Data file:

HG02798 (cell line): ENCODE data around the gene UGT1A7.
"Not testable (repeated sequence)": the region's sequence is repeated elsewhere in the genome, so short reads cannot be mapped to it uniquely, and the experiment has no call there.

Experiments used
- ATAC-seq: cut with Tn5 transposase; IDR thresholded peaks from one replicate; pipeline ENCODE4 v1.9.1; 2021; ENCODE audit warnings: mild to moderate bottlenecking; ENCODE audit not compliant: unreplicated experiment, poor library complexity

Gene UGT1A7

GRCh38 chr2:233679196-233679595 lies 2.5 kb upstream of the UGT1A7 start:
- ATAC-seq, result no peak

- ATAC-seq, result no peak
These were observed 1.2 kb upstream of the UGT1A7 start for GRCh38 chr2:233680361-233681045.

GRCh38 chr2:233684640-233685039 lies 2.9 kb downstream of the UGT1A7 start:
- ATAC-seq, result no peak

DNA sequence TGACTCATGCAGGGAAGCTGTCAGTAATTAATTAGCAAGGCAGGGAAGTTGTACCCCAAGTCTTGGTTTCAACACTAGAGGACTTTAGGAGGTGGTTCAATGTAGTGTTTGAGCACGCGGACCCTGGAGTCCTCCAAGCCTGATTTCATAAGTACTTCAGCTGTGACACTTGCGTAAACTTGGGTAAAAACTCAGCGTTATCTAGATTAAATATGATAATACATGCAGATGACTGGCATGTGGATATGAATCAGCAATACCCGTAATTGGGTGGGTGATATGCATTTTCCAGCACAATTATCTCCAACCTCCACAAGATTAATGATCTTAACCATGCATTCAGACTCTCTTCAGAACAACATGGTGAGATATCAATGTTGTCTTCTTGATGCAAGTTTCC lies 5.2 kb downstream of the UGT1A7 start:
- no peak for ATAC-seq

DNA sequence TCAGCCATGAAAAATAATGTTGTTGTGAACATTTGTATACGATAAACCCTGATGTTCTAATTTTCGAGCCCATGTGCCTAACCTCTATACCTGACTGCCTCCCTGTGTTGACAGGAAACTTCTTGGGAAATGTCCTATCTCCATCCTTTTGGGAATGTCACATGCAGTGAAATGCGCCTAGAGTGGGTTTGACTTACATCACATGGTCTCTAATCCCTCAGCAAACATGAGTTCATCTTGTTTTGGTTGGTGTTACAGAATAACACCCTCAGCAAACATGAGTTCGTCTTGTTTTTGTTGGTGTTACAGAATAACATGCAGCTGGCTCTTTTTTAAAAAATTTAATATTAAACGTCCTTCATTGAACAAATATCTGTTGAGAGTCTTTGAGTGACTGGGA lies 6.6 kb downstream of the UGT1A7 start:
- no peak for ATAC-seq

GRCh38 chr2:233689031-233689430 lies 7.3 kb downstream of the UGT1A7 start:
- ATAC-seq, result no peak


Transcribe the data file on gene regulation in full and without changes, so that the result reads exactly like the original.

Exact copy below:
HG02798 (cell line): ENCODE data around the gene UGT1A7.
"Not testable (repeated sequence)": the region's sequence is repeated elsewhere in the genome, so short reads cannot be mapped to it uniquely, and the experiment has no call there.

Experiments used
- ATAC-seq: cut with Tn5 transposase; IDR thresholded peaks from one replicate; pipeline ENCODE4 v1.9.1; 2021; ENCODE audit warnings: mild to moderate bottlenecking; ENCODE audit not compliant: unreplicated experiment, poor library complexity

Gene UGT1A7

GRCh38 chr2:233679196-233679595 lies 2.5 kb upstream of the UGT1A7 start:
- ATAC-seq, result no peak

- ATAC-seq, result no peak
These were observed 1.2 kb upstream of the UGT1A7 start for GRCh38 chr2:233680361-233681045.

GRCh38 chr2:233684640-233685039 lies 2.9 kb downstream of the UGT1A7 start:
- ATAC-seq, result no peak

DNA sequence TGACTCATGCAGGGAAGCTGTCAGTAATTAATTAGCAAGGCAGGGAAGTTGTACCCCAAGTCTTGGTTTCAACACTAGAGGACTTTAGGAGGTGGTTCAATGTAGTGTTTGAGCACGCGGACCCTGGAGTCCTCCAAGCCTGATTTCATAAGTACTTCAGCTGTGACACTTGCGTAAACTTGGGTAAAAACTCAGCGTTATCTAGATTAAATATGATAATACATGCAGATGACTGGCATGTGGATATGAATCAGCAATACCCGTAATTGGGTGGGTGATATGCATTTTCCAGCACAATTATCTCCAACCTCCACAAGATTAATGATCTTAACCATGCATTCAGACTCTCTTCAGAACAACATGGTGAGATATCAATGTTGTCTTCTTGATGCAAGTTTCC lies 5.2 kb downstream of the UGT1A7 start:
- no peak for ATAC-seq

DNA sequence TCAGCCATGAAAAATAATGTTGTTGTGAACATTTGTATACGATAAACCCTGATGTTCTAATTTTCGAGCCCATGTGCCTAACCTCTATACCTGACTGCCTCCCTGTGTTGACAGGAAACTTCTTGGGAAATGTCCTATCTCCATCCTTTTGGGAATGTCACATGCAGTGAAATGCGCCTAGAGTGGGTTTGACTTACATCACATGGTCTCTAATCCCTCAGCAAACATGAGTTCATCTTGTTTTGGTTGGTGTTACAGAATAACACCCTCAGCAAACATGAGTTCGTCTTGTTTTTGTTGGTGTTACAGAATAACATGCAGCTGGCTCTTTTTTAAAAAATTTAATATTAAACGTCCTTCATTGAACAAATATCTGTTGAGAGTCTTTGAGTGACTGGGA lies 6.6 kb downstream of the UGT1A7 start:
- no peak for ATAC-seq

GRCh38 chr2:233689031-233689430 lies 7.3 kb downstream of the UGT1A7 start:
- ATAC-seq, result no peak